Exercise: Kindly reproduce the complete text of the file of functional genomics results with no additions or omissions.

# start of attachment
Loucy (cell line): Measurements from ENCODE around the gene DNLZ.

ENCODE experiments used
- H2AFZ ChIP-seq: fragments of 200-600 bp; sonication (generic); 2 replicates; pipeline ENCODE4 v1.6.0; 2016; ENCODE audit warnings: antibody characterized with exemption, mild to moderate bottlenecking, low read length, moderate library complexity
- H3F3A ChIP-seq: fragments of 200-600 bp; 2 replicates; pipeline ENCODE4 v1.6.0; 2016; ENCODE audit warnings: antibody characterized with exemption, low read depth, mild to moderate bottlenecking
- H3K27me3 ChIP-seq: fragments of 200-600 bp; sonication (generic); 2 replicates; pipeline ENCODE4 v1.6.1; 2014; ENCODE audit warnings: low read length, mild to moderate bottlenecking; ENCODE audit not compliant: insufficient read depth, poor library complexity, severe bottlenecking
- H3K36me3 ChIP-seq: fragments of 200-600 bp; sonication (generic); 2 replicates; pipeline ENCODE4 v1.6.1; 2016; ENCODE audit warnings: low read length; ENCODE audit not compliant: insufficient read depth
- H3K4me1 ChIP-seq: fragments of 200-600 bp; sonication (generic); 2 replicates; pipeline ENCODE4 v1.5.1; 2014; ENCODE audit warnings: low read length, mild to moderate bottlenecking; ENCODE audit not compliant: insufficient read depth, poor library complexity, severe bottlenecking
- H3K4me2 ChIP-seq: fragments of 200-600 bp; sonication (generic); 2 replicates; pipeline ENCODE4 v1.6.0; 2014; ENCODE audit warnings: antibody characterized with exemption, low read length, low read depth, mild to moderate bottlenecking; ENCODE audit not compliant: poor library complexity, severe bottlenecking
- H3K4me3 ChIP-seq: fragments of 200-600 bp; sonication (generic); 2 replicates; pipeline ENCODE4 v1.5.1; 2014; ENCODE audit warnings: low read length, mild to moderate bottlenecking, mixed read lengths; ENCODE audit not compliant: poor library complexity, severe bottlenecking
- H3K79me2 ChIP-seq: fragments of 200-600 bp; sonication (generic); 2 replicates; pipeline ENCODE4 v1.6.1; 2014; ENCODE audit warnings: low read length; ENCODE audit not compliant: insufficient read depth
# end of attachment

Loucy (cell line): Measurements from ENCODE around the gene DNLZ.

ENCODE experiments used
- H2AFZ ChIP-seq: fragments of 200-600 bp; sonication (generic); 2 replicates; pipeline ENCODE4 v1.6.0; 2016; ENCODE audit warnings: antibody characterized with exemption, mild to moderate bottlenecking, low read length, moderate library complexity
- H3F3A ChIP-seq: fragments of 200-600 bp; 2 replicates; pipeline ENCODE4 v1.6.0; 2016; ENCODE audit warnings: antibody characterized with exemption, low read depth, mild to moderate bottlenecking
- H3K27me3 ChIP-seq: fragments of 200-600 bp; sonication (generic); 2 replicates; pipeline ENCODE4 v1.6.1; 2014; ENCODE audit warnings: low read length, mild to moderate bottlenecking; ENCODE audit not compliant: insufficient read depth, poor library complexity, severe bottlenecking
- H3K36me3 ChIP-seq: fragments of 200-600 bp; sonication (generic); 2 replicates; pipeline ENCODE4 v1.6.1; 2016; ENCODE audit warnings: low read length; ENCODE audit not compliant: insufficient read depth
- H3K4me1 ChIP-seq: fragments of 200-600 bp; sonication (generic); 2 replicates; pipeline ENCODE4 v1.5.1; 2014; ENCODE audit warnings: low read length, mild to moderate bottlenecking; ENCODE audit not compliant: insufficient read depth, poor library complexity, severe bottlenecking
- H3K4me2 ChIP-seq: fragments of 200-600 bp; sonication (generic); 2 replicates; pipeline ENCODE4 v1.6.0; 2014; ENCODE audit warnings: antibody characterized with exemption, low read length, low read depth, mild to moderate bottlenecking; ENCODE audit not compliant: poor library complexity, severe bottlenecking
- H3K4me3 ChIP-seq: fragments of 200-600 bp; sonication (generic); 2 replicates; pipeline ENCODE4 v1.5.1; 2014; ENCODE audit warnings: low read length, mild to moderate bottlenecking, mixed read lengths; ENCODE audit not compliant: poor library complexity, severe bottlenecking
- H3K79me2 ChIP-seq: fragments of 200-600 bp; sonication (generic); 2 replicates; pipeline ENCODE4 v1.6.1; 2014; ENCODE audit warnings: low read length; ENCODE audit not compliant: insufficient read depth